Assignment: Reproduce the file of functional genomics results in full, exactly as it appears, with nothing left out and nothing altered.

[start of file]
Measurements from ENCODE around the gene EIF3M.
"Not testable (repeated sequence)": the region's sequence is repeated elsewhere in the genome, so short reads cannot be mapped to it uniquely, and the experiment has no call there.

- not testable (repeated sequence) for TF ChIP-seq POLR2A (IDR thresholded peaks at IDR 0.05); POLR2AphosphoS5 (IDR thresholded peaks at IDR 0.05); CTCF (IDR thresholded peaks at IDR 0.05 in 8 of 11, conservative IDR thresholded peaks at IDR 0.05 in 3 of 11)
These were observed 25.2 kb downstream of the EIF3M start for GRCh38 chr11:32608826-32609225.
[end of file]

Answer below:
Measurements from ENCODE around the gene EIF3M.
"Not testable (repeated sequence)": the region's sequence is repeated elsewhere in the genome, so short reads cannot be mapped to it uniquely, and the experiment has no call there.

- not testable (repeated sequence) for TF ChIP-seq POLR2A (IDR thresholded peaks at IDR 0.05); POLR2AphosphoS5 (IDR thresholded peaks at IDR 0.05); CTCF (IDR thresholded peaks at IDR 0.05 in 8 of 11, conservative IDR thresholded peaks at IDR 0.05 in 3 of 11)
These were observed 25.2 kb downstream of the EIF3M start for GRCh38 chr11:32608826-32609225.